The government is utterly criminal and cares nothing for the people. Crime is growing rapidly as many fall outside the means of survival and turn to other means to get what they want or need. A new Constitution designed to move the country forward is being wittled away by an appallingly venal set of parliamentarians and inter-tribal violence on a large scale is growing. The Nairobi middle class is being squeezed and many are falling back into poverty.

    Bloody awful place, despite the glossy brochures.

  • Peter

    That is why aid ought to go directly to Pontifically supported and approved charities such as:

    1.  The Missionary orders
    2.  The Association for the Propagation of the Faith (APF)
    3.  Aid to the Church in Need (ACN)
    4.  The Society of St Peter the Apostle (SPA)
    5.  Twinning agreements between UK parishes and African parishes.

    The recipients of these charities are clergy and religious in the beneficiary countries and funds are dispensed locally.

  • Jeannine

    I would do a little homework regarding the missionary orders. Some are &/or were involved with Liberation Theology.———Some in the past participated in the revoltionary activities of South America.

  • Peter

    Even though this is an article about Africa, could you please elaborate on the revolutionary activities of the South Amercan missions?

  • Kevin

    Jeannine is suggesting we do a little homework, and I would agree.

    I recall being troubled by an appeal at Mass from a missionary priest that seemed devoid of any evangelical content. I have just done a brief search on the Web for relevant writings and have found the following text in an obituary entitled “A man of action” (and referring to “a leading exponent of liberation theology”) published on what purports to be the Australian Web site of the St. Columban’s Mission Society:

    He went to Latin America to be part of a church with a future, not to save it from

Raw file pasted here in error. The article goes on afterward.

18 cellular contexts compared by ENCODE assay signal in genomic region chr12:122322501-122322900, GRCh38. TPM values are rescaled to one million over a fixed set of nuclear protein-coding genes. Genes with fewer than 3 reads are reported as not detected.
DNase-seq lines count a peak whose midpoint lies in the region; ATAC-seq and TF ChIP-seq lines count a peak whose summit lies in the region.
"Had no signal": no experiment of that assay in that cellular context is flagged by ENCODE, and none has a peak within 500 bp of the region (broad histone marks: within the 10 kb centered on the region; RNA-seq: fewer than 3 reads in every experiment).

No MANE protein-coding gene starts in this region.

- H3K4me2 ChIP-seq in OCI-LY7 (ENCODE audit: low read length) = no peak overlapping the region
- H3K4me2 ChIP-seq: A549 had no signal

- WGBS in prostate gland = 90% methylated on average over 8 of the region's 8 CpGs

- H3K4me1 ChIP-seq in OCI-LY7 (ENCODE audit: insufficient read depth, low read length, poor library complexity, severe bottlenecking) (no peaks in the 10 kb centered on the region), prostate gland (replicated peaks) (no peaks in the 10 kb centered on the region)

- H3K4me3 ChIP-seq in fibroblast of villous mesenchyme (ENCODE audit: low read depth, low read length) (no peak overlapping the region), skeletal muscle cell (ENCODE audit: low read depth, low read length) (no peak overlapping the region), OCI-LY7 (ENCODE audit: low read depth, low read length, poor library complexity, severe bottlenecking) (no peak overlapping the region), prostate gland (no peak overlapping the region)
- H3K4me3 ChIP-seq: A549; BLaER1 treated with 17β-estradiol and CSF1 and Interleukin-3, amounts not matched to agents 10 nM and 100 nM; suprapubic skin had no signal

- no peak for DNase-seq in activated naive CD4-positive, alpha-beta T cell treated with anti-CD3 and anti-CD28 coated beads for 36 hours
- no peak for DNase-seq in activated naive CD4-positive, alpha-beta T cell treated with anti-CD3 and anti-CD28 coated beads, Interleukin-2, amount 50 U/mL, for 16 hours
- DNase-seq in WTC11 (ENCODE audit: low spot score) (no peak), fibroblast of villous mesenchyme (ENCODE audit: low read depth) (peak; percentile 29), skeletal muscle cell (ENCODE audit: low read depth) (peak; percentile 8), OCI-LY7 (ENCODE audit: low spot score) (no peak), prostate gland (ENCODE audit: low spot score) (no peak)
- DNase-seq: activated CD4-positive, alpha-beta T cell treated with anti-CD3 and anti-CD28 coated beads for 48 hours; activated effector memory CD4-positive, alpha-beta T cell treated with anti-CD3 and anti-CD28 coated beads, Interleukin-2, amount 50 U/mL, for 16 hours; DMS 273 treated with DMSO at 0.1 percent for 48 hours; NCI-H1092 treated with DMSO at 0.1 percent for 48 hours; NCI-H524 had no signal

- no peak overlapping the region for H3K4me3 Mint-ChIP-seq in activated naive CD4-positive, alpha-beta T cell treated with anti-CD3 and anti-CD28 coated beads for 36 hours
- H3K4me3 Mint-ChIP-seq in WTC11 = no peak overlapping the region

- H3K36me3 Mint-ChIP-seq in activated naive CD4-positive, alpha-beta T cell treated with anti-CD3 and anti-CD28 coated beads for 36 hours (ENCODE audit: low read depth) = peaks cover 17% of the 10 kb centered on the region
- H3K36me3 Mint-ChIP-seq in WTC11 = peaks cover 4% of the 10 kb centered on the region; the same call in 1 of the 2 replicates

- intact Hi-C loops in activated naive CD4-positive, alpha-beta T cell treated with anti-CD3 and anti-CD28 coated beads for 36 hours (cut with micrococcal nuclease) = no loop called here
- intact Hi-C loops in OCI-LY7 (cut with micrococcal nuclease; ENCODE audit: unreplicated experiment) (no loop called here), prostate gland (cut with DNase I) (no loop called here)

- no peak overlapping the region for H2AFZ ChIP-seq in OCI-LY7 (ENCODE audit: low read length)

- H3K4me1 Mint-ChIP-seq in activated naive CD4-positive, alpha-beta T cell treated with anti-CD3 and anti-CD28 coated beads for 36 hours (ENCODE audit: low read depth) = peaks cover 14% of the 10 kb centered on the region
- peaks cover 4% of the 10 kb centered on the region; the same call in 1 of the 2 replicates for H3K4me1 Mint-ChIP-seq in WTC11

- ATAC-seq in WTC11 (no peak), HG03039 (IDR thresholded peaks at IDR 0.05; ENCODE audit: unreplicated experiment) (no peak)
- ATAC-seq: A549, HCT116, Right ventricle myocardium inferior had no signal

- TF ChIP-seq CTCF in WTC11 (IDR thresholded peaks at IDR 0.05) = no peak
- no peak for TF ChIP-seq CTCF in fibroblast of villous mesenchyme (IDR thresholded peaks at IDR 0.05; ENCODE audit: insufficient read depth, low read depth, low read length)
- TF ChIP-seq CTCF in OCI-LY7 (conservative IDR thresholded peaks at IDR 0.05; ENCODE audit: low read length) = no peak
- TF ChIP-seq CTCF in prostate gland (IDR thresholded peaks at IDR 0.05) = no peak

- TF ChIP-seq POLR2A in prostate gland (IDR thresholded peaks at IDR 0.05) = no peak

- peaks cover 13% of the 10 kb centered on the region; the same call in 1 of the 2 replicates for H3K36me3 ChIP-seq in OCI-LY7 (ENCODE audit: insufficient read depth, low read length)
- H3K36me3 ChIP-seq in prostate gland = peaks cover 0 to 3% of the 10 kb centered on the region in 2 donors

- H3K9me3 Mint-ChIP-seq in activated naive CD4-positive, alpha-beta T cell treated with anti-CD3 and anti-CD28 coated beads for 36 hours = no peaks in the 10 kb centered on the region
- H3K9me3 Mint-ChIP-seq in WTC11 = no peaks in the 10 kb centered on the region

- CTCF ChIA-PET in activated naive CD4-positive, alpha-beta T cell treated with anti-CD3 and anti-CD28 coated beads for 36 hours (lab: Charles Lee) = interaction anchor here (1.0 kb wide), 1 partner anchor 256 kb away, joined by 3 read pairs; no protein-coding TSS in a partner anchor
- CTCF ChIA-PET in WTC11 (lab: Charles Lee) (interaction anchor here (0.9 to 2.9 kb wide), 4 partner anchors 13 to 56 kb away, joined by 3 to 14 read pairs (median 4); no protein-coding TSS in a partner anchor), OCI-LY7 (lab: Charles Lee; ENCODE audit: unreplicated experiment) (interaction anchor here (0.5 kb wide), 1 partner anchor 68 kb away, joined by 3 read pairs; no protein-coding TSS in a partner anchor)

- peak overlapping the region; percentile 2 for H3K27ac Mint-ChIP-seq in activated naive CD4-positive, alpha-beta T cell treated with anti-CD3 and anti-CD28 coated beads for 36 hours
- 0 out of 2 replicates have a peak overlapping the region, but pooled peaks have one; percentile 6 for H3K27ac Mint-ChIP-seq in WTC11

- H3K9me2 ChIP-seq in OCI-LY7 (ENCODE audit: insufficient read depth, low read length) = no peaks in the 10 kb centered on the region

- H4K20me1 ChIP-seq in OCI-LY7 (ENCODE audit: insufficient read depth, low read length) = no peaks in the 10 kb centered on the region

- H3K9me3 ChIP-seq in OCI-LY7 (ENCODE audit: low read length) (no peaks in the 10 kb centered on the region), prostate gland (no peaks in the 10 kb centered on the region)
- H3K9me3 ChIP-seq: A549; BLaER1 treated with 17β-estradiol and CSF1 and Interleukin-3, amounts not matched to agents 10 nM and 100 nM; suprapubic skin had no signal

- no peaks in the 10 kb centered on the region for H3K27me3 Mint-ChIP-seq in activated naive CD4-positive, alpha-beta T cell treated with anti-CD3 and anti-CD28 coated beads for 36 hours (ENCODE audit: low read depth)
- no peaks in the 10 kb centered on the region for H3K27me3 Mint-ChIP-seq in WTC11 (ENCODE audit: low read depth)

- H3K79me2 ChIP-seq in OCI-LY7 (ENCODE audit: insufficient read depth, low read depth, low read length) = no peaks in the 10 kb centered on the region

Communism and/or Protestantism.

    I would not read a statement like that as supportive of the Way, the Truth and the Life.

    I have personally preferred The Little Way Association and ACN for international aid. This is a critically important discussion.

  • Peter Smith

    Corruption is found not only in Kenya. What about the island of Malta? We have the most corrupt Government in the Maltese History. While the maltese people were given a few cents per month as an increase in their payroll, the Prime MInister and his fellow ministers gave themselves 500euros per week and this behind the people’s back. Many Maltese are comparing the current Prime Minister to dictators like Ceucescau or Pinochet.

  • Andrew Cardona

    I agree 100% Mr Smith. It’s becoming a hell in Malta. 

  • Guest

    As part of their responsibilities, DFID Ministers tackle corruption and misuse of funding,on behalf of the British Government; taxpayers and donors. NGOs( Cafod,Oxfam,Sciaf et al) co-operate to ensure the best possible response in urgent situations ( DEC: Disaster Emergency Committee appeals etc.) We need to be confident in giving support and campaigning, for the UN World Food Programme, Aid to the Church In Need:- the full spectrum of development charities. 

  • Confused of Chi

     Mary’s Meals for me!!

  • EndTimes101

     Glad you made it out alive Benedict. Where do you find yourself now?

  • http://profile.yahoo.com/PWZKI7JBARE4DDT3NQ22RWMOJE Benedict Carter

    In UK now, but returning to Russia very shortly to work & live again. Before Africa, I was in Russia and a couple of Central Asian ex-Soviet States for twelve years. 

  • EndTimes101

     Really, that’s really interesting. Central Asia?! A friend of mind is really encouraging me to travel there with him. I would love to hear more about it… i don’t suppose your in London?

  • http://profile.yahoo.com/PWZKI7JBARE4DDT3NQ22RWMOJE Benedict Carter

    Some way off I’m afraid. I worked in Azerbaijan and Kazakhstan. never got to Uzbekistan which is more interesting than either (it has Samarkand and Khiva). Kyrgyzstan – have been there several times too, nothing there. 

  • Isaac

    Sad to hear that. I pray our Lord will heal and strengthen you, and grant unto the intruders the grace of repentance and conversion.